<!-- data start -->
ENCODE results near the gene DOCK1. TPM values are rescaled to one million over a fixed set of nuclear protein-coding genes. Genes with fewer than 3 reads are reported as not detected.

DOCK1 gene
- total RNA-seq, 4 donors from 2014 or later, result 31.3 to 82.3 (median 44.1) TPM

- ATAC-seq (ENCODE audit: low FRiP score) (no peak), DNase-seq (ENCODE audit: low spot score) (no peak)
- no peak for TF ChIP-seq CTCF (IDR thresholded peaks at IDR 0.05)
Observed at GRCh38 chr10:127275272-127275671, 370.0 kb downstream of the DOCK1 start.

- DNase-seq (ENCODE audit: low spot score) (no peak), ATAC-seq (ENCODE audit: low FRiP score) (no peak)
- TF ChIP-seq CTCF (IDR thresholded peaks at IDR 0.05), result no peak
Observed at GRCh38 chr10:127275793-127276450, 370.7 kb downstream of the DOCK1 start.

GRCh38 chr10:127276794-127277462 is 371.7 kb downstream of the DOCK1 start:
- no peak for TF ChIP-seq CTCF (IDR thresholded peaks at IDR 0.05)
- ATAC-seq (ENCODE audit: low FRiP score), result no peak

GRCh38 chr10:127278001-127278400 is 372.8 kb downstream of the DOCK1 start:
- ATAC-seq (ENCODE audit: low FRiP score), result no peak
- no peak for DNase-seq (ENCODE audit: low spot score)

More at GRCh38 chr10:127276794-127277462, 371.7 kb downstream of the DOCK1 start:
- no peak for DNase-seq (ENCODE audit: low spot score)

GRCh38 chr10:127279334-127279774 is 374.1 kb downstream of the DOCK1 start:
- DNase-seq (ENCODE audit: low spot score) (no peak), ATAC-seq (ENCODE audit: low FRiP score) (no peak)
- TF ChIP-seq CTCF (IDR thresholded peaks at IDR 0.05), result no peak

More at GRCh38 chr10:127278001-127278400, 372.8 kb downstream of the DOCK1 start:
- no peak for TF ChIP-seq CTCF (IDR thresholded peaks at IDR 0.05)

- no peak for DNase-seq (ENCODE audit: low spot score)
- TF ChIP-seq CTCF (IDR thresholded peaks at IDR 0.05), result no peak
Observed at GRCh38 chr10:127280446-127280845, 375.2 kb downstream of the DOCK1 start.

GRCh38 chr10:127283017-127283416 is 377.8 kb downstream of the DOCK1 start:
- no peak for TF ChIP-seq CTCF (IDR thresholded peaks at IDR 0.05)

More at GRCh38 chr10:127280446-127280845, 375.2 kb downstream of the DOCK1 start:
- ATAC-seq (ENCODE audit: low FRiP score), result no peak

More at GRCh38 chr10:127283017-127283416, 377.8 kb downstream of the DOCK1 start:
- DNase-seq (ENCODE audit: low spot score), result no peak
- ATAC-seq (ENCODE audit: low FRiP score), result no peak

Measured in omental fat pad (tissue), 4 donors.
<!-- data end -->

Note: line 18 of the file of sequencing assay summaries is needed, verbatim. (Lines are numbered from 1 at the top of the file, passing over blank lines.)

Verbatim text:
GRCh38 chr10:127279334-127279774 is 374.1 kb downstream of the DOCK1 start: